Learning to read your built environment – your city – helps you to form tangible connections to where you live. In turn, your sense of place and community increases. You feel ownership and responsibility for your town or city, which allows for better planning and smart development. The longer you live somewhere and study, the better you get to know a place; the more you love it.
But what happens you go someplace new? How do you read the built environment if you know nothing about its history? Good question. The best part of learning to read the layers of the built environment is that you can gain a sense of place and understanding without needing to know its cultural history. How do you do that? By observing and translating the elements of the built environment you see the development and changes.
Elements of the built environment include street patterns (gridded or not?), buildings (height, architectural style, materials), parking lots (where? garages?), sidewalks (width, material?), landscaping (trees?), bridges (type?), utilities (underground wires or telephone poles?), and more.
I want to share an example that I used in my recent Built Environment lecture. It’s simple, but a good place to start. Ready to play along? And, go!
Recently, I traveled through Prescott, Ontario, a town on Canada Route 2 along the St. Lawrence River. I stopped in what appeared to be the center of town. As a preservationist, I always enjoy getting out of the car and wandering for a few blocks to snap photos and observe the area, stare at buildings – that sort of thing.
Here is the view standing on the corner of Centre Street and Route 2. Note the historic building block on the right. On the left, however, is a large parking lot. Parking lots always raise an eyebrow for me – why is there a large parking lot in the center of town? Historically, towns were not built with parking lots in the middle. Let’s have a look around.
You can see the photos above. Now let’s step across the street. These Google street views (below) show that SW corner (in the first photo I stood next to the clock tower).
Once I did a 360 observation of the block I had a few guesses. In the United States, if there is a hole (read: parking lot) in a town or city, I automatically think 1960s Urban Renewal era. However, this was Canada, so I wasn’t sure on Urban Renewal.
But, the drug store adjacent to the parking lot had a mid 20th century vibe (see image below). The general automobile culture (1950s/60s) often falls in line with demolition and parking lots for auto-centric businesses.
My guess? A historic building was demolished for the drug store and parking lot, and the clock tower built on the edge of the parking lot to “honor” the historic building. Classic, right? Always the preservation nerd, I did some Googling to see if I could find information about Prescott development. It took a while, but eventually I did find my answer!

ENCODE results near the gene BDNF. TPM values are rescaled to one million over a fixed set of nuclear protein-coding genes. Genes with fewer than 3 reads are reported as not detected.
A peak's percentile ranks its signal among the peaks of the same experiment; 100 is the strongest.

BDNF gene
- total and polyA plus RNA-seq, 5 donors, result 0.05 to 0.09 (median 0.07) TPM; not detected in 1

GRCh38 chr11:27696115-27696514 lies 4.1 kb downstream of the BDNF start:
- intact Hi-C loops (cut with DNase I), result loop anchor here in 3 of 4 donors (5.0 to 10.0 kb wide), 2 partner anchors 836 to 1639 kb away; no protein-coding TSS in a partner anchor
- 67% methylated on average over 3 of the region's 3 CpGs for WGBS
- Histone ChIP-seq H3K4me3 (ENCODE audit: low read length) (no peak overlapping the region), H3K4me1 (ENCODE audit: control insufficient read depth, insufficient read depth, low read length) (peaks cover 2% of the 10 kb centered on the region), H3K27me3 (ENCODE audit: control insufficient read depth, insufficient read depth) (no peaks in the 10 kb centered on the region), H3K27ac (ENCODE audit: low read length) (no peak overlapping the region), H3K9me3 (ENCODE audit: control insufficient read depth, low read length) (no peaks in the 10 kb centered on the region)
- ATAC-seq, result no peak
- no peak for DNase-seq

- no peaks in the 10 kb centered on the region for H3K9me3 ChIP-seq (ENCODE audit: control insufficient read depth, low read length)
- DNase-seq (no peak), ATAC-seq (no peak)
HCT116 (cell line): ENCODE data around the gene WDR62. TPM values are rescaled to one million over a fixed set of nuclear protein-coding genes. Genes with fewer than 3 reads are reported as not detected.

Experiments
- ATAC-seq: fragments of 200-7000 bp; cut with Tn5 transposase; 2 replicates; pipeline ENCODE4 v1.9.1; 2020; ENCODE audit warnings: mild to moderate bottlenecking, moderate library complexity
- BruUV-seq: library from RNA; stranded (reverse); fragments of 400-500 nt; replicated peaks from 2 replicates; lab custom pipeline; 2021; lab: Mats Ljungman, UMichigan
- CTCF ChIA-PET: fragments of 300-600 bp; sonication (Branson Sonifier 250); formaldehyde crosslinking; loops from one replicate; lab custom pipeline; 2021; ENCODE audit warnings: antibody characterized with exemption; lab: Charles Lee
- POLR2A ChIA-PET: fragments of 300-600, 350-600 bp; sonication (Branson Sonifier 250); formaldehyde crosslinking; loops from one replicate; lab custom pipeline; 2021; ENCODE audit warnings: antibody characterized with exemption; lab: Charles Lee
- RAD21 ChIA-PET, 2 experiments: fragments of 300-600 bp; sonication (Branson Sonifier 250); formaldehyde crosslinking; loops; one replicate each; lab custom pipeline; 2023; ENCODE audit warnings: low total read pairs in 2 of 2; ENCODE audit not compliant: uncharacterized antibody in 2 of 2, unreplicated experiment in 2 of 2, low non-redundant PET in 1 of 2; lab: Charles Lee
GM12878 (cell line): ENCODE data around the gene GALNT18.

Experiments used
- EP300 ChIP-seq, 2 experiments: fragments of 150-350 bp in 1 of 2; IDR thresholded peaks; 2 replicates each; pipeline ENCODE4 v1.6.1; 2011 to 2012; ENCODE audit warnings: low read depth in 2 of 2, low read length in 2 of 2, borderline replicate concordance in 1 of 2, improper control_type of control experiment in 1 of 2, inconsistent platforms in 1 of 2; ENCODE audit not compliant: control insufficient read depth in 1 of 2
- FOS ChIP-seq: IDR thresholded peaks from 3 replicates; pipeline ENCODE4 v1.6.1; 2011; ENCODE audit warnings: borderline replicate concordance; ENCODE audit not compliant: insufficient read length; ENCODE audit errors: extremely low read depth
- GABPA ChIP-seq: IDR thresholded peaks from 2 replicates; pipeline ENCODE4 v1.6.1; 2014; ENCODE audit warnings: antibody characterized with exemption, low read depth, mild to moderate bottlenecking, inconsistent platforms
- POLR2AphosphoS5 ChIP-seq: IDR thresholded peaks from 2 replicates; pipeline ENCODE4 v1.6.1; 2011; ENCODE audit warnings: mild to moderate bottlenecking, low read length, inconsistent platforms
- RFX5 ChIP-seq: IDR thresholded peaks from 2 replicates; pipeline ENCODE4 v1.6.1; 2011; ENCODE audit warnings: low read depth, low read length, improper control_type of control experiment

Yes, there was a historic building there. This one:
According to this source, the town hall was demolished in the early 1960s due to neglect and lack of available funds in the town for repair. While I couldn’t find when the drug store was built, I have a pretty good guess that it followed shortly after demolition of the town hall.
While this was not the most uplifting example of reading the landscape, it is important to understand how our cities and towns are shaped by individual projects and decisions. And the lesson? When you see a large hole in the center, spin around and look around. It’s probably not supposed to be there.
4 thoughts on “Applying What You Know: Reading the Built Environment”
I remember going shopping in Evansville Indiana on Friday nights after work. I LOVED the shops in the downtown area. Now all Evansville has in downtown is offices, restaurants and bars – the mayor of Evansville gets excited when another bar opens downtown. Such a shame, but no one mayor past or present cares about restoring downtown to the way it should be.
When I go to Peapack New Jersey there is a parking lot where the Peapack Hotel/ The Howard House used to be. My family used to own the hotel and they sold it while I was a young teenager. My aunt lived in a historic building on Main Street which was torn down for condos. The town was so changed it did not look like the town I remembered from when I was a youngster.
This type of thinking changed my life! In 1988 I was introduced to American cultural landscapes by Professor Paul Groth at UC Berkeley. Part of the coursework involved a day-long tour of Oakland where we used the vocabulary and grammar of the built environment to read the landscape (AC 15: Oakland As a Cross-Section of America’s Urban Cultural Landscapes- A Visit by Bus, Foot & Armchair, 1980, 1994.). Every place I’ve lived or visited since then I’ve devoured like a novel – and because of that I’ve found connections with new places and people. Sometimes my “read” is a near miss – the idiom may not be familiar – but often that’s just what a local needs to share details I could never find in courthouse archives, online databases, or Sanborn maps!